Wall Street Journal: This Lego House You Can Live In

Wall Street Journal: This Lego House You Can Live In

Wall Street Journal
By Corinne Ramey
February 24, 2016

A modular building in the Bronx houses 62 people, some formerly homeless

When Bronx residents watched a 300-foot crane lower 90,000-pound blue- and red-accented modules onto a former used-car lot, the construction process reminded them of a familiar childhood toy.

So the locals dubbed it the Lego Building.

The seven-story residential building at 3361 Third Ave. was built using modular construction: Its 51 pieces were made in a Brooklyn factory, then assembled on the building site. It now houses 62 low-income tenants. Thirty-eight of these are formerly homeless and live in so-called supportive housing, which integrates social services for them.

“One of the challenges for our folks is many have been institutionalized for much of their lives,” said Ed Slepin, a regional director at Services for the UnderServed, the nonprofit that provides the building’s social services. But 3361 Third Ave., with its thoughtful architecture and art-covered walls, feels like a home. “This building is contrary to that,” he added.

For the developers of the $22 million project, the modular approach made sense because the building comprises studio apartments that are all about the same size, said Samantha Magistro, managing director of Bronx Pro Group, which developed the site with Services for the UnderServed and Strategic Construction & Development Group.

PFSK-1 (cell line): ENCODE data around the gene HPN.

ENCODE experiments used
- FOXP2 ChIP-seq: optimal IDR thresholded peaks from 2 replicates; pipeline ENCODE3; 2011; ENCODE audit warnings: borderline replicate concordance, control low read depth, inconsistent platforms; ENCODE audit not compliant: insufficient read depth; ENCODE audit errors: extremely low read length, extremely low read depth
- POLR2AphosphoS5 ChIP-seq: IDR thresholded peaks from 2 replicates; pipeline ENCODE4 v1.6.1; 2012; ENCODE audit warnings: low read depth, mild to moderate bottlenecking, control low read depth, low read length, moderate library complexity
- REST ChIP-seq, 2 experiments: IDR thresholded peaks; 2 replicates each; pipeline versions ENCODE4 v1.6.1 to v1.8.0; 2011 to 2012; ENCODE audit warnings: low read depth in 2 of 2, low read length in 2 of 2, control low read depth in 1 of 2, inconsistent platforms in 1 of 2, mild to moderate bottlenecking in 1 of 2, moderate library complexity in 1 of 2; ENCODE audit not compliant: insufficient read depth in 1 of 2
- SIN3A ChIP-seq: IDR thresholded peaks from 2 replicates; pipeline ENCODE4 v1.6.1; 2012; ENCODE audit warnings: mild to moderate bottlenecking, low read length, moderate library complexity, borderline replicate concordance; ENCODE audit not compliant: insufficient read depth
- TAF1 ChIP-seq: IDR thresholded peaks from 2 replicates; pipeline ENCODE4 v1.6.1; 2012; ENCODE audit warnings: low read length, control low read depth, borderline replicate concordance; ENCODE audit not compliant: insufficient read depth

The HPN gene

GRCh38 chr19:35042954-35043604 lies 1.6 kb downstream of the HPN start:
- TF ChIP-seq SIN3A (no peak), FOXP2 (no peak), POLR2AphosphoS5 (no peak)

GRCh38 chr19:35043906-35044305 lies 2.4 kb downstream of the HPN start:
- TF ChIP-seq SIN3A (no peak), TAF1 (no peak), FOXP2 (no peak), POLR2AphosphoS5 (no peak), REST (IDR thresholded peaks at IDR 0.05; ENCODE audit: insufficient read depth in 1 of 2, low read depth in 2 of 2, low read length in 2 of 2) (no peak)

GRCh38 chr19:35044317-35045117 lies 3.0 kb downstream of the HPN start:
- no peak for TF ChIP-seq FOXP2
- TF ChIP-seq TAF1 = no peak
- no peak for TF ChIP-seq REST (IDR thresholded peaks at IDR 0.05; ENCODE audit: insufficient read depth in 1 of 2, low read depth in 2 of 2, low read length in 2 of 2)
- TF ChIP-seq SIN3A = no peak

The developers bought the building site in 2012 and completed the project in summer 2015. By the end of 2015, all tenants had moved in.

Modular manufacturing company Capsys Corp built the units, typically 42 by 17½ feet, at the Brooklyn Navy Yard. Most contained two apartments and were the heaviest modules the firm had ever made. The building was erected in three weeks, said Tom O’Hara, the company’s former vice president for business development.

Working with modules can be difficult because of the precision that it requires, said architect James McCullar. “It’s very much like any Lego set,” Mr. McCullar said. “It only goes together in certain ways.”

But that precision leads to a kind of discipline of design, he added.

The facade is covered with aluminum composite panels, which are about a quarter inch thick and attached through a clip system that links to the insulation.

“The panel system gave us a chance to play with the colors,” Mr. McCullar said.

On the side of the building outside are panels in four shades of gray: bright silver, champagne, dove gray and slate gray. The panels are meant to give the wall a soft and playful feeling, Mr. McCullar said. “It’s almost like an Armani fabric.”

Throughout the exterior, the 7- by 9-foot windows are framed in alternating red and blue. The window frames are made of fiberglass because it is more energy-efficient, Mr. McCullar said.

Inside the building, the floor tiles are also mixed shades of gray, meant to mimic the exterior design of the panels. The interior doorways are framed in red and blue, just like the facade’s windows.

Inside one red-framed doorway lives Michael Byrne, who moved into a supportive housing unit about three months ago. Mr. Byrne, 52 years old, was an excavator who worked in tunnels.

After working in and around the World Trade Center site after the Sept. 11, 2001, terror attacks, he said he developed lung problems and post-traumatic stress disorder and spent 10 years living on the street.

“It’s giving me a chance to get my life back,” said Mr. Byrne, who is originally from the Bronx. “I can put a key in the door and I’m home again.”

Read the original article here. 

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